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Taylor Tolleson: “Today was a good stage for me". (Foto by Tim De Waele)
Taylor Tolleson: “Today was a good stage for me". (Foto by Tim De Waele)

A wet day in Atlanta brings down the curtain

27. April 2008

Atlanta

The 101 km Atlanta circuit race provided the competing teams with one last chance to make a mark on the 2008 Tour de Georgia.  Drenched with rain shortly before the start of the stage, the course never completely dried, adding one more facet to the already difficult race. 

The day also saw an epidemic of punctures which complicated the acting out of pre-race team tactics.  Though BMC would have liked to make an opportunity to move up its two GC riders in the overall, they can be happy with Taylor Tolleson’s fast finish which earned him a top 10 place in the final sprint for the line.

Flats play an unfortunate role

“We went out today with a plan to look for opportunities to advance Scott or Darren on the GC,” Gavin Chilcott said.  “We were well on our way when Darren made it into the main break of the day, but flatted out of it.”  Teams suffered an estimated 40 punctures today, due primarily to a large patch of broken glass which littered a section of the course.  “We had at least 7 flats ourselves,” Chilcott explained.   “And so many other teams had the same problem, I’m sure it had an effect on how the stage played out.”  Though Chilcott said that the outcome of the race had been what he expected, a lot of the racing initiative today was spent getting guys up from the caravan back into the peloton.  “Our guys definitely were very good about taking care of each other,” Chilcott said, “but it would have been nice if we could have spent our efforts and resources in a more productive way than recovering from punctures.”

Uncovering a second sprinter  

After BMC’s Danilo Wyss left the race, the team no longer had a designated sprinter to fight for the flatter stages.  But Gavin Chilcott believed in Taylor Tolleson’s chances to grab some of the spot light.  “Taylor took part in the sprint today and did very well,” Chilcott said.  “He was bumped out of his line with about 200 meters to go and still finished top 10 which gives him the confidence to know that he can deliver a sprint and be competitive against the best in the peloton.”  Taylor also was happy with the stage and his performance.  “Today was a good stage for me,” he said soon after the finish.  “I had good legs and definitely feel better than yesterday!”  Chilcott was so impressed with Tolleson’s ride today that he is considering focusing more on developing Taylor’s top end speed.  “It is frustrating for Taylor not to get on the podium today because he knew he had the legs for it,” Chilcott said.  “But in a way, it will help give him that hunger to fight for more knowing now how he stacks up against the top guys; we’ll definitely work with him on that.”  When asked whether he has an ambition to build on his sprinting talent, Taylor was typically focused on helping the team.  “Well, yes, I think it will be good for me to start focusing on one strength,” he said, “but I also like to be there working for the guys, so I am very happy making myself useful to the team.”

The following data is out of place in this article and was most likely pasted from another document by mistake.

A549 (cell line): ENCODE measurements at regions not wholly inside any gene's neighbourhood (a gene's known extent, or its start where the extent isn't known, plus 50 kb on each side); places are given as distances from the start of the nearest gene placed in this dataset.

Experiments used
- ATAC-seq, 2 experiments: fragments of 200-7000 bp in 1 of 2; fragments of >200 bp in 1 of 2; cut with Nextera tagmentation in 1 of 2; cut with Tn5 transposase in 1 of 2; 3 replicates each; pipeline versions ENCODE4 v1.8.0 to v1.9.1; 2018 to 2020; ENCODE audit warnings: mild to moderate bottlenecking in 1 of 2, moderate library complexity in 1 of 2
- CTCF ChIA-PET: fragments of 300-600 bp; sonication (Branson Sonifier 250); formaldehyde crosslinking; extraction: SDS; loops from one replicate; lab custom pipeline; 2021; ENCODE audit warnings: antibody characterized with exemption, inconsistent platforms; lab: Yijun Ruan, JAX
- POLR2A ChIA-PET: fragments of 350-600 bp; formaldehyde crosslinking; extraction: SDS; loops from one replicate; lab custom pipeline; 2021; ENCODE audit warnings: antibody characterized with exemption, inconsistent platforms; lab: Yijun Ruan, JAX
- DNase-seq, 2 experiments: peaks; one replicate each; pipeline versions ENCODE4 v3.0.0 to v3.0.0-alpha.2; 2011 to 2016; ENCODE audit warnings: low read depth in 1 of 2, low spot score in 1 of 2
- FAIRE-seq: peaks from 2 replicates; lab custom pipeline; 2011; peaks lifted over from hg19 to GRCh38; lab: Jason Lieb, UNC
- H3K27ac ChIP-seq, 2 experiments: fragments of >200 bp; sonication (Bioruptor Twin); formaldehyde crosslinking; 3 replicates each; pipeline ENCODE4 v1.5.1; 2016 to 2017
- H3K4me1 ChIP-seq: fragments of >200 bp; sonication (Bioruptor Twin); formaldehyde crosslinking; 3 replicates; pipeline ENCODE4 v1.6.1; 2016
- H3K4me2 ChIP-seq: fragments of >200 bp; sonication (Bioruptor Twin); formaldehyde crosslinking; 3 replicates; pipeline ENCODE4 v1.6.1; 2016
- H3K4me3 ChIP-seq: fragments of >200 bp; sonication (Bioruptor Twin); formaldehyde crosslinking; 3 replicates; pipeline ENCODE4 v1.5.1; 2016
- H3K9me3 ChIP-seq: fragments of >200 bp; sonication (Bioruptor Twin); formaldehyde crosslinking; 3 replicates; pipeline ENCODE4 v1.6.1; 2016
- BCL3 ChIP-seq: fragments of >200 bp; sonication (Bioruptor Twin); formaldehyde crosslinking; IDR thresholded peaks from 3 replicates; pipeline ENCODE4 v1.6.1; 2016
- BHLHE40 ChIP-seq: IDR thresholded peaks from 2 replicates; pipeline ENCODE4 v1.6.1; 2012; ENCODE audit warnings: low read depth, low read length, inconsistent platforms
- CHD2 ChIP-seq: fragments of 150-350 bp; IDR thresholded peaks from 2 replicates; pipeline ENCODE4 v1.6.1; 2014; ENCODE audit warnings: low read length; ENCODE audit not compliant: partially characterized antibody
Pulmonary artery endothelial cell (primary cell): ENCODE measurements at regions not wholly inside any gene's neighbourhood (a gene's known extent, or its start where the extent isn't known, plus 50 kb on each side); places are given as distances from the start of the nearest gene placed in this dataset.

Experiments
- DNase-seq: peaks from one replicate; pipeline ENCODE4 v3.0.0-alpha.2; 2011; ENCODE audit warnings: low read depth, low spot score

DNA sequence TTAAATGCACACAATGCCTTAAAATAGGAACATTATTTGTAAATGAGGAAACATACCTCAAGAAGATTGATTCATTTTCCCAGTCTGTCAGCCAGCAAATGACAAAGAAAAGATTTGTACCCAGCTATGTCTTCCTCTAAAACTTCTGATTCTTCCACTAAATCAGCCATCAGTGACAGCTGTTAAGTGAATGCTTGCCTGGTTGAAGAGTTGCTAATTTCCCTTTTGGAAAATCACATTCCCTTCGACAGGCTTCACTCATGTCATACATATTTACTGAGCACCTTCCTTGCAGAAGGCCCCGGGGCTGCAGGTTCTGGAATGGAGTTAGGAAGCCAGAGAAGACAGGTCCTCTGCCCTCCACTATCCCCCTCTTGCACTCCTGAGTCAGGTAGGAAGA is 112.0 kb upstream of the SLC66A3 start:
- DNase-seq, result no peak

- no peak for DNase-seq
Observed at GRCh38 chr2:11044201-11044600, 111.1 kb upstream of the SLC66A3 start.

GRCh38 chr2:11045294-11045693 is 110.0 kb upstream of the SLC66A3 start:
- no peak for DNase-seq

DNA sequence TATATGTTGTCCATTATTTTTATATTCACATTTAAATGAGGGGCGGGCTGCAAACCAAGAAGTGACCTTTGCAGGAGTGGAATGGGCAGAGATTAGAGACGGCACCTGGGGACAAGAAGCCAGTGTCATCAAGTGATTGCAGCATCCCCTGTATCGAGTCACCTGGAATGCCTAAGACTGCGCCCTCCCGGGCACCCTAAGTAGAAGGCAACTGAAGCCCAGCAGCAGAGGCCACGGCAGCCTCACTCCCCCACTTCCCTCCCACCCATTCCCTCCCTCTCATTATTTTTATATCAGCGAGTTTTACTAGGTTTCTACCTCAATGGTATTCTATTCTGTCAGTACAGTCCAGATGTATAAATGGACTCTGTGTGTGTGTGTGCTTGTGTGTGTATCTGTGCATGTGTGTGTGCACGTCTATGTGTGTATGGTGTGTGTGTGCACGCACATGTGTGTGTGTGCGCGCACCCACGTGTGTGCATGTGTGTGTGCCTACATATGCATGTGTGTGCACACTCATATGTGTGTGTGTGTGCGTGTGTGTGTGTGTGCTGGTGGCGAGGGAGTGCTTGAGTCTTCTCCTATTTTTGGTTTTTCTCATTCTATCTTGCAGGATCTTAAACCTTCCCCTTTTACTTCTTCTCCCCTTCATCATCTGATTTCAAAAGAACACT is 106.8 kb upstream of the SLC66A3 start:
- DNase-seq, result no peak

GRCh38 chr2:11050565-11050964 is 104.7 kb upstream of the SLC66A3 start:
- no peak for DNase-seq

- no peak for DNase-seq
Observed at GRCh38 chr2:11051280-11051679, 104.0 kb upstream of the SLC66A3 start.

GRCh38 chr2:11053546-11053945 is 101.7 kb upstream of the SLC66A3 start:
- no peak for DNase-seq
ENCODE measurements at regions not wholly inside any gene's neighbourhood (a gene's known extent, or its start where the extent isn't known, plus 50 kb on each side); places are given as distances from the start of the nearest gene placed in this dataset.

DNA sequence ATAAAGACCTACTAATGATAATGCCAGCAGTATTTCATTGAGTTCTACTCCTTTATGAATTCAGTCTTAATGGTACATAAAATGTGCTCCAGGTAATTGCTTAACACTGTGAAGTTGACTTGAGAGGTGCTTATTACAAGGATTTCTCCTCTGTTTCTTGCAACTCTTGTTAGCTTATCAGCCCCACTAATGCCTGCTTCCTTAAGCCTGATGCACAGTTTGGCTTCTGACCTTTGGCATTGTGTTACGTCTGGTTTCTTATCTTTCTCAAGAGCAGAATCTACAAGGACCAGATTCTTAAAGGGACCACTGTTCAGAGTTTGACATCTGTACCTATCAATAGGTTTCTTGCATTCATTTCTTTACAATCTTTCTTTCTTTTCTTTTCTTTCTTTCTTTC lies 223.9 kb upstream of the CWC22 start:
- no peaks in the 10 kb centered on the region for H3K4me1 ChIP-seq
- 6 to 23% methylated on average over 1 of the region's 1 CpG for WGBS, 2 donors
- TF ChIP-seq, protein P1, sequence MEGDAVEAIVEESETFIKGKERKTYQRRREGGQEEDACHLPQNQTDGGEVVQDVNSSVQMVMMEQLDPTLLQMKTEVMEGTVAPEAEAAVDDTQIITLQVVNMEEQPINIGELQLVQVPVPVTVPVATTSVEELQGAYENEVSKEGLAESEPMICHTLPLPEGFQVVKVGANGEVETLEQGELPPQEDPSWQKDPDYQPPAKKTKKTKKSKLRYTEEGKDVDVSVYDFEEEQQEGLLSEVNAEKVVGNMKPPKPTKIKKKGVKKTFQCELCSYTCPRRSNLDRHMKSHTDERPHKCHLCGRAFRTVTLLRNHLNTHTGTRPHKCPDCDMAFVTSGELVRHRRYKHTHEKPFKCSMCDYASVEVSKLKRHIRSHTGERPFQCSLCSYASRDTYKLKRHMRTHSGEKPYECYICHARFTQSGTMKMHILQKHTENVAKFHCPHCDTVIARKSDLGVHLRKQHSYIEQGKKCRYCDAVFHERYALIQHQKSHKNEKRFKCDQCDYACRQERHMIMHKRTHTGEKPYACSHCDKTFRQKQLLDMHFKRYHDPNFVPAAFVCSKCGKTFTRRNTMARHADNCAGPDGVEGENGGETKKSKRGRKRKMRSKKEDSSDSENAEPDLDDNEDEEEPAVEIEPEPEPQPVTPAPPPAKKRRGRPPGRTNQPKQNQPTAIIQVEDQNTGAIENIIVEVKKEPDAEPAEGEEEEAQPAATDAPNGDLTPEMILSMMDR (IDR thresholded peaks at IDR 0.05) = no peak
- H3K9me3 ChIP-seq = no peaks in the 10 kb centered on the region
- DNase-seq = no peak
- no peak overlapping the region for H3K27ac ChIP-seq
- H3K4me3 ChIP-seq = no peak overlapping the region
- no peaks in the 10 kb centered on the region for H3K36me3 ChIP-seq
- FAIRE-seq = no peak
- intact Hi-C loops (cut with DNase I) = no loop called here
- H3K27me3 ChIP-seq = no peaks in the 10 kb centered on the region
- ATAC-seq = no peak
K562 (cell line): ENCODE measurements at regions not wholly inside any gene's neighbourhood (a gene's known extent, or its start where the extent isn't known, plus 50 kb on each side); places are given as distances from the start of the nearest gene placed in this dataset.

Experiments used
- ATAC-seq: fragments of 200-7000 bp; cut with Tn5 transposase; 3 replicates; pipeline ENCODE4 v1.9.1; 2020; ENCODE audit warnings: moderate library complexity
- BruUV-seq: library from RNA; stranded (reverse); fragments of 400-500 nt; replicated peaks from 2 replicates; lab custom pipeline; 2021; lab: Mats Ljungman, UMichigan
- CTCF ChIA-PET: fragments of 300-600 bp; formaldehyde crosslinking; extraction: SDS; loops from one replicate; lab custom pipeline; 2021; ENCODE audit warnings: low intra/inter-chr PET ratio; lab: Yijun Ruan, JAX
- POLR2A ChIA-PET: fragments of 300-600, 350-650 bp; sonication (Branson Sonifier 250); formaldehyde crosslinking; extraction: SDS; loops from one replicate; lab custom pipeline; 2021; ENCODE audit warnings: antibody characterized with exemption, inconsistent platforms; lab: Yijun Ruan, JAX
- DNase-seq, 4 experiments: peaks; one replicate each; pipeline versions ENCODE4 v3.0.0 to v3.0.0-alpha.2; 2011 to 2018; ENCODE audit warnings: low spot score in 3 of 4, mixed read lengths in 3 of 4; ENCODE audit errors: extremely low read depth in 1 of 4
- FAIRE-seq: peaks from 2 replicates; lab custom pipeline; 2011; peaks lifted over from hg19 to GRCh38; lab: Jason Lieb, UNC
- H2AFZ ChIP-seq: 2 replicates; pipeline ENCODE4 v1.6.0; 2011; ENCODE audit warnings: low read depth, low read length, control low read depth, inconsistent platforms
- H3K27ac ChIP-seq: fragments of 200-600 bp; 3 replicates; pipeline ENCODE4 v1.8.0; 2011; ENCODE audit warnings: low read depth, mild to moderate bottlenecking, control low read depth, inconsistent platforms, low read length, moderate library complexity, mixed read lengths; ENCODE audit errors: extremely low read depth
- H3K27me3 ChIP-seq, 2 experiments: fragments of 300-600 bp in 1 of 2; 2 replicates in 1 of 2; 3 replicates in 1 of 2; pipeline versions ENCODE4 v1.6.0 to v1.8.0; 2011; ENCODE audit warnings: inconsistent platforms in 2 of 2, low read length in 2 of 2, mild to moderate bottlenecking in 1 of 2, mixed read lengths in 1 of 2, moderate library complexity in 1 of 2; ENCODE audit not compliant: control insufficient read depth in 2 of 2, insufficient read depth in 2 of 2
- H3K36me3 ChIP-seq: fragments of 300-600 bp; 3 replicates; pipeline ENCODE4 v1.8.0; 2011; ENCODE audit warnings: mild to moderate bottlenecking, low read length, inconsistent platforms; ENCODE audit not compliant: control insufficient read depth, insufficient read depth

Georgia on my mind

Though the team did not manage to place one of its riders in the top ten, both GC candidates finished in the top 20.  “We would have liked to get Scott or Darren in the top ten,” Chilcott said.  “But Scott was 12th and Darren 16th, which are reasonably good positions with relatively small time gaps, so we can say overall our efforts are succeeding, even if we have to bump it up a bit.”  One thing that should be remembered is that BMC is a team of 16 riders running a European and an American program simultaneously.  “We are dividing our assets between two huge races for us, since Romandie starts on Tuesday,” Chilcott said.  “We can’t have our 8 top-form riders at both races, but feel justified in giving a high priority to both Georgia and Romandie.”  With only 16 riders to fill-out two 8 man teams, there is little room for error.  And now that Tony Cruz is still recovering from his recent collarbone break, the team is very much shorthanded.  “Losing Tony made a big gap in our program, especially for Georgia,” Chilcott said.  “But running the program like this now will only strengthen the team in the future.”

Next stop: Romandie

The BMC racing team will barely have time to catch its breath before lining up on the start line in Geneva for Tuesday’s start of the Tour de Romandie.  “The guys share a really positive team spirit, and having done well this week is strong motivation for up coming races,” Directeur Sportif John Lelangue said.  “There is always a friendly competition between the two groups of guys, those racing in Europe and those racing in the States.  When one group goes well at a race, naturally the guys on other racing program want to keep the momentum going.”  Being the team’s first Pro Tour race, there is a natural desire to animate the race and prove the squad has a place among the European big guns.  Lelangue believes that, “it will be great to compete at Romandie, and it will certainly be the highest quality race we have yet done.”  He continued to say, “We will focus our GC resources on Alex Moos and Jeff Louder, and though the Geneva prologue will be a bit short, there will be plenty of opportunities for us to ride aggressively and show our strengths.”